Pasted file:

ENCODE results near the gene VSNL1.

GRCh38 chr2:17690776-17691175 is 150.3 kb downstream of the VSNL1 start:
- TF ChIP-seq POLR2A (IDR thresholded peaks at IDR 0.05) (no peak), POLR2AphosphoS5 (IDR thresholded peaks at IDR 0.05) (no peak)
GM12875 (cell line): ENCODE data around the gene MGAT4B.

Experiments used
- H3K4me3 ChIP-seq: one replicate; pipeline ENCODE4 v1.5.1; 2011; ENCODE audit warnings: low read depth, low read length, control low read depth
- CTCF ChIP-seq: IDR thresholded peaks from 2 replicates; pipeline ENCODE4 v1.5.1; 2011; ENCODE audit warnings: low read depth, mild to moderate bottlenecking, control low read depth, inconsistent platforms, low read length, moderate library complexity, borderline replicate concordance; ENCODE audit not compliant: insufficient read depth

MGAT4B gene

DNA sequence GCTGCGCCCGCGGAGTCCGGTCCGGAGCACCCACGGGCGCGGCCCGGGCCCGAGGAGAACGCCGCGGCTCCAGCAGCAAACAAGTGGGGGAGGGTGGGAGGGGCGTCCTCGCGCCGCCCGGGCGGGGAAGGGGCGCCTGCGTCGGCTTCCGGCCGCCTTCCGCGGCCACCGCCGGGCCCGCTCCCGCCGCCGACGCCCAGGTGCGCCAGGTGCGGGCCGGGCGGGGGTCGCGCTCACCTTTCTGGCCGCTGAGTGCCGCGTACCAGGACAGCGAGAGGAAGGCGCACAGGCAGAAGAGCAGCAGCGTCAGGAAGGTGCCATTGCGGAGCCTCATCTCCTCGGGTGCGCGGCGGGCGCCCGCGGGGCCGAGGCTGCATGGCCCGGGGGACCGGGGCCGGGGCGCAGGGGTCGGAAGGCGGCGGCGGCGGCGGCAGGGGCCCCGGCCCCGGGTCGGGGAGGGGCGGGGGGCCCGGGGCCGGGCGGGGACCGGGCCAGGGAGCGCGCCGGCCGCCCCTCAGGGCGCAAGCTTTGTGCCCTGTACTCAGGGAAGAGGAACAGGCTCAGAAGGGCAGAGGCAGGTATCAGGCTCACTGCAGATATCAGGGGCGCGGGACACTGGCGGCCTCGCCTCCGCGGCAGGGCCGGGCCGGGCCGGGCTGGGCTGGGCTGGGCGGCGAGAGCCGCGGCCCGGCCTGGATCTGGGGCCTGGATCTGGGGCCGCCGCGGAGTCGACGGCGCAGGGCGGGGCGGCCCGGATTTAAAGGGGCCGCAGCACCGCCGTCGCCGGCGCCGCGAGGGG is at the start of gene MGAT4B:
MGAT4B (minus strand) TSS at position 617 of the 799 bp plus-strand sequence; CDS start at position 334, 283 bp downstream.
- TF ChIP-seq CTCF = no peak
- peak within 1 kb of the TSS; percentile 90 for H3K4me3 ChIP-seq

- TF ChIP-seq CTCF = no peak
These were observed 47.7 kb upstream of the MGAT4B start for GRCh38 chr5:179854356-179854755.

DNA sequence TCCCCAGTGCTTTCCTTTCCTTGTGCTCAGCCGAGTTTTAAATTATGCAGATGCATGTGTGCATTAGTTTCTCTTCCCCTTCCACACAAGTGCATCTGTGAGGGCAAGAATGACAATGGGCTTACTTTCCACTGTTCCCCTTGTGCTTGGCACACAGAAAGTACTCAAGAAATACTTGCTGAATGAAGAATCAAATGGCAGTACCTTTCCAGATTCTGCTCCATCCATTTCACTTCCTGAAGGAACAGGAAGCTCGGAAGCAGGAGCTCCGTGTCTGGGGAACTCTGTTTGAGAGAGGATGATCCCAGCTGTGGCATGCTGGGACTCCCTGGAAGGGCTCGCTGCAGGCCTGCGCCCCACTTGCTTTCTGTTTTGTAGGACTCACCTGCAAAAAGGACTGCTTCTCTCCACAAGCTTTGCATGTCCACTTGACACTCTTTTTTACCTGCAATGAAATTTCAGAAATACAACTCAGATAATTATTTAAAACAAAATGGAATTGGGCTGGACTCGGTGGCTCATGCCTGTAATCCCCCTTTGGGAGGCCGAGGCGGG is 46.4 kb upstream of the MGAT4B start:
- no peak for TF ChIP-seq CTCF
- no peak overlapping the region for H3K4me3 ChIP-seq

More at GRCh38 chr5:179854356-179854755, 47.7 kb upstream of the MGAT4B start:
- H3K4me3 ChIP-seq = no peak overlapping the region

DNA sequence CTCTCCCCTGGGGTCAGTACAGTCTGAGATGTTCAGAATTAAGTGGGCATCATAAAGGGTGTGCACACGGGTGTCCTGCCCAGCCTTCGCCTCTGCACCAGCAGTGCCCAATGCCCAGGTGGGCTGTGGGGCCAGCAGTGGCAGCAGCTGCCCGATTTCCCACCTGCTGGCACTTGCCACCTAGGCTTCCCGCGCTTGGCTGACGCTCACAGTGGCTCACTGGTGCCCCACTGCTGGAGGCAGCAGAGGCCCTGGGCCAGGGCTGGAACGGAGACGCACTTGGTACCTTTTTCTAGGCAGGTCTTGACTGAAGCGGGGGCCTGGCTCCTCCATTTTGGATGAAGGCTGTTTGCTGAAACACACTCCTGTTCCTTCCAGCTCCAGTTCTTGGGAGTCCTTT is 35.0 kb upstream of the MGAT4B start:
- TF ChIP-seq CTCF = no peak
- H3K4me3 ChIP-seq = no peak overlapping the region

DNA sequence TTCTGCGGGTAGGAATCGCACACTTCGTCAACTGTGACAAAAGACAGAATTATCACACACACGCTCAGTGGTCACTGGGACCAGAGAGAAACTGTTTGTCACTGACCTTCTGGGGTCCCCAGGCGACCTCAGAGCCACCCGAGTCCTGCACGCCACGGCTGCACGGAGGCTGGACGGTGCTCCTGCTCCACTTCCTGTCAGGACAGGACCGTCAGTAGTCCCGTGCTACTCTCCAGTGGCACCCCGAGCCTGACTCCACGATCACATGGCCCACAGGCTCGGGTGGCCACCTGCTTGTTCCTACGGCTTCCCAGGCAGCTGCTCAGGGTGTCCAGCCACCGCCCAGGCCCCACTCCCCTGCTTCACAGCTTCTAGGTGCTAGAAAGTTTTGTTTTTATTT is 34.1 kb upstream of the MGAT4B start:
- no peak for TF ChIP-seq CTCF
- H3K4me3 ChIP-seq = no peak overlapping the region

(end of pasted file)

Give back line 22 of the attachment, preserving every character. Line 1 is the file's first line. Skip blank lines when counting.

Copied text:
- H3K4me3 ChIP-seq = no peak overlapping the region